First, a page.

How to turn cheaper gas into retirement savings

The lowest gas prices in years isn't only an opportunity for motorists to cut fuel costs -- it's also a chance to fill up your retirement savings.

Indeed, although cheap gas can boost the U.S. economy as a whole, many people would benefit more by squirreling the savings away in an IRA or 401(k) account.

Fidelity Investments recently released a chart showing how much a budget windfall could build over time if it were saved for retirement.

The financial firm says that if a 25 year-old realized a savings of $33 a month due to lower gas prices and channeled that money into their retirement savings, she could ultimately add about $330 per month to her retirement paycheck. If this person is retired for 25 years, the total extra lifetime payout would amount to roughly $99,000. If a 35-year-old saved $50 per month, he would boost his retirement paycheck by about $180 per month. That would add a lifetime payout of about $54,000 for the same 25-year retirement.

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Fidelity Investments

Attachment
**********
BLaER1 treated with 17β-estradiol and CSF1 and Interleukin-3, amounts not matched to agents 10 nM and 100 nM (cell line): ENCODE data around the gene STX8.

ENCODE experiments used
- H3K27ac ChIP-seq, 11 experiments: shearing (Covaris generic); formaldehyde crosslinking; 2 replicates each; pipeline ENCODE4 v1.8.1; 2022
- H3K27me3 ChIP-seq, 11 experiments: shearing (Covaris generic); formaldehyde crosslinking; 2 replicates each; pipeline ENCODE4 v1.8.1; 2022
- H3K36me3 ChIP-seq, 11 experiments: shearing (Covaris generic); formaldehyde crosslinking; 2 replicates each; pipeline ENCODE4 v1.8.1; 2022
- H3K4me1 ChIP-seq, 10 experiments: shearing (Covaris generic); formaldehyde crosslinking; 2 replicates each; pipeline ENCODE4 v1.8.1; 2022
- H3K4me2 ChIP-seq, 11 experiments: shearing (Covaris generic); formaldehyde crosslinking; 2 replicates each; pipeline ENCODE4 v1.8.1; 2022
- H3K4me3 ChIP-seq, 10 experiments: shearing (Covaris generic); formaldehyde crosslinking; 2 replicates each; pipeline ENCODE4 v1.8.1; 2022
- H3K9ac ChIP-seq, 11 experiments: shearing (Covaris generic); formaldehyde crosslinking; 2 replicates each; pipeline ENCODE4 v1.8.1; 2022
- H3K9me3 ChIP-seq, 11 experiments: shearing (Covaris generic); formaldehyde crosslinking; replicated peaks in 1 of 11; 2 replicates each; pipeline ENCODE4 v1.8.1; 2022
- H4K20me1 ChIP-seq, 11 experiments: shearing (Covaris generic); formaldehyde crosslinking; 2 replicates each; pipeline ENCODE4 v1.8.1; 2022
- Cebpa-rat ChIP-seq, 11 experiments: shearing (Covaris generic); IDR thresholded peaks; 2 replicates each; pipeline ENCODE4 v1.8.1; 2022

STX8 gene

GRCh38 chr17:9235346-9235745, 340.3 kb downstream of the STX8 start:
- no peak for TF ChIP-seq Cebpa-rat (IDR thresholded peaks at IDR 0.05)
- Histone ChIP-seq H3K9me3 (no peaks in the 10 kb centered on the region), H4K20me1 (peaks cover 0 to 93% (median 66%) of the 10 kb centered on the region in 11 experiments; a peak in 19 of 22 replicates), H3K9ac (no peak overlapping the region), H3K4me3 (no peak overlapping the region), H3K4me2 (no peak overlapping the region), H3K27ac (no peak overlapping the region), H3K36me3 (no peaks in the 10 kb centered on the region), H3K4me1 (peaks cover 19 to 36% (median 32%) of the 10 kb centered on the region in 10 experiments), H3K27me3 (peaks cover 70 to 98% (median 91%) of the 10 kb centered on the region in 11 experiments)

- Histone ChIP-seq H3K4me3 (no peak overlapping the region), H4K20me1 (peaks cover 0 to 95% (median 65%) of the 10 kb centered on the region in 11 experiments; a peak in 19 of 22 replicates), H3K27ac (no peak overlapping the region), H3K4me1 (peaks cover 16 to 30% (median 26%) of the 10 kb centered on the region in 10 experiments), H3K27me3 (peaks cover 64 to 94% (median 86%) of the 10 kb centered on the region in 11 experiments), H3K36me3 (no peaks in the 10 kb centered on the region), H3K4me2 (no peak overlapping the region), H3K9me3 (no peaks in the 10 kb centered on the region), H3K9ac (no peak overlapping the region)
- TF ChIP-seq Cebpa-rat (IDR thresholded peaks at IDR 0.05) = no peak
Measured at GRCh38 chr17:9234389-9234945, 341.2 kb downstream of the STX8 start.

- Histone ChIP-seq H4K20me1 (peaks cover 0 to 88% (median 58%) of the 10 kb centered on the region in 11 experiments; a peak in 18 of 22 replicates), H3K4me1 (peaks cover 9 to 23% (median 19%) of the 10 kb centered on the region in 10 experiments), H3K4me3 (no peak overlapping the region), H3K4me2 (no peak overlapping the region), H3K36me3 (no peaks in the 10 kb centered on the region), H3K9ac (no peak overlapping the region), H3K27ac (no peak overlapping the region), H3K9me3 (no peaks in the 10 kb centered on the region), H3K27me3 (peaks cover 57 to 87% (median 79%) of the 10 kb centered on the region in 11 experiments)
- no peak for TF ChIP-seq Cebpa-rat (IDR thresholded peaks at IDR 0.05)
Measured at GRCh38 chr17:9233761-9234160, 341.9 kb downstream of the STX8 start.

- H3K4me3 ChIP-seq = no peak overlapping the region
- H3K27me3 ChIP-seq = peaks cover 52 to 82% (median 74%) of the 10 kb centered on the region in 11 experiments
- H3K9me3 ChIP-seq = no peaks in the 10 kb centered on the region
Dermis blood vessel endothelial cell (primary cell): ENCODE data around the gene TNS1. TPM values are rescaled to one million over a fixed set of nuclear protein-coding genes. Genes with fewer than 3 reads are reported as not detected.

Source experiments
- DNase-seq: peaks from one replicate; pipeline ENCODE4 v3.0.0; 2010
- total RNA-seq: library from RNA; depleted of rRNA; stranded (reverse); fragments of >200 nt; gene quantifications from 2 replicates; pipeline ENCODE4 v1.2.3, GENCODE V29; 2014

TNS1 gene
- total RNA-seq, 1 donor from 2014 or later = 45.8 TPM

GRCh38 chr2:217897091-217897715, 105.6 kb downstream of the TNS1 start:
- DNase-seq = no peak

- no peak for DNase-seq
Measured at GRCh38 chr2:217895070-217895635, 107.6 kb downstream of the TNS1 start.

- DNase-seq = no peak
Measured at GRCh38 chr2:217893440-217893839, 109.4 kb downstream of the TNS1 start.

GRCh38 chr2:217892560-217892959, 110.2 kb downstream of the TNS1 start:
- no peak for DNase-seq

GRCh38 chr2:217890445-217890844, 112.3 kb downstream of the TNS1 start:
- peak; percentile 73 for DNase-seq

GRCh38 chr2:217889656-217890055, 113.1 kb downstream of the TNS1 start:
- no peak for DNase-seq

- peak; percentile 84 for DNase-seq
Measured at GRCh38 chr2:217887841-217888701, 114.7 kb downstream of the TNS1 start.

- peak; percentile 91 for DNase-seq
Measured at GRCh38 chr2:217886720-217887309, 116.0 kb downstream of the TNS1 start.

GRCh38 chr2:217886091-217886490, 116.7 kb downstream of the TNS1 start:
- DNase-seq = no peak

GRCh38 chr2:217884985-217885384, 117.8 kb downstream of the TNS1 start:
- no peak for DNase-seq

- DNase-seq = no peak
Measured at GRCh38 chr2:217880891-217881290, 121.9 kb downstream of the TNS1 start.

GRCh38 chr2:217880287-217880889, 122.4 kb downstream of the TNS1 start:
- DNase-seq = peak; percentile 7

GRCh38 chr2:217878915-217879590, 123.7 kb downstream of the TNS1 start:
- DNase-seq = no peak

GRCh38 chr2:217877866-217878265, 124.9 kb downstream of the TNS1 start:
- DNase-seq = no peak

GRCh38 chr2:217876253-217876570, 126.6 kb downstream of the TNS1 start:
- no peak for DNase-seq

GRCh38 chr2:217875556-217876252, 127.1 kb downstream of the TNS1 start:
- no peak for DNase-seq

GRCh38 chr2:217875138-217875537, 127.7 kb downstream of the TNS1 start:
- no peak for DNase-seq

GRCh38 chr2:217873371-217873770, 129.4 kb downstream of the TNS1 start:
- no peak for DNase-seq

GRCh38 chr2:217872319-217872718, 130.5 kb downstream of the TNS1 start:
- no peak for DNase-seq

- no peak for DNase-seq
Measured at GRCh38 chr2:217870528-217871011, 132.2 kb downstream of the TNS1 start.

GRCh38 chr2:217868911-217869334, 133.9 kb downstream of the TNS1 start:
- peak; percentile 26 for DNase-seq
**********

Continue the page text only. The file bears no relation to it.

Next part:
Of course, gas prices are unlikely to stay low for the next 30 years, meaning that people won't be able to put those savings toward their retirement. But that's when the power of behavioral economics can kick in, notes John Sweeney, executive vice president of retirement and investing strategies at Fidelity.

"Put your savings on autopilot now," he said. "If and when gas prices rise in the future, maintain your savings and find creative ways to deal with increased gas prices."

Sweeney pointed out in a recent interview that during the past several years, people have managed to accommodate increased gas prices by changing their commuting habits or improving their gas mileage.

That notion is consistent with findings from the Retirement Confidence Survey from the Employee Benefit Research Institute. The think tank says that the main reason people don't save enough for retirement is the cost of living and day-to-day expenses. Declining gas prices gives people a much-needed break to their regular budget to help them increase their retirement savings.

Want to feel even better about your retirement? In addition to setting aside your gas savings, take the time to determine how much you should be saving in order to retire comfortably, then boost your savings to that level. Recent guidance from the Boston College Center for Retirement Research can help you estimate the right amount.

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    Steve Vernon helped large employers design and manage their retirement programs for more than 35 years as a consulting actuary. Now he's a research scholar for the Stanford Center on Longevity, where he helps collect, direct and disseminate research that will improve the financial security of seniors. He's also president of Rest-of-Life Communications, delivers retirement planning workshops and authored Money for Life: Turn Your IRA and 401(k) Into a Lifetime Retirement Paycheck and Recession-Proof Your Retirement Years.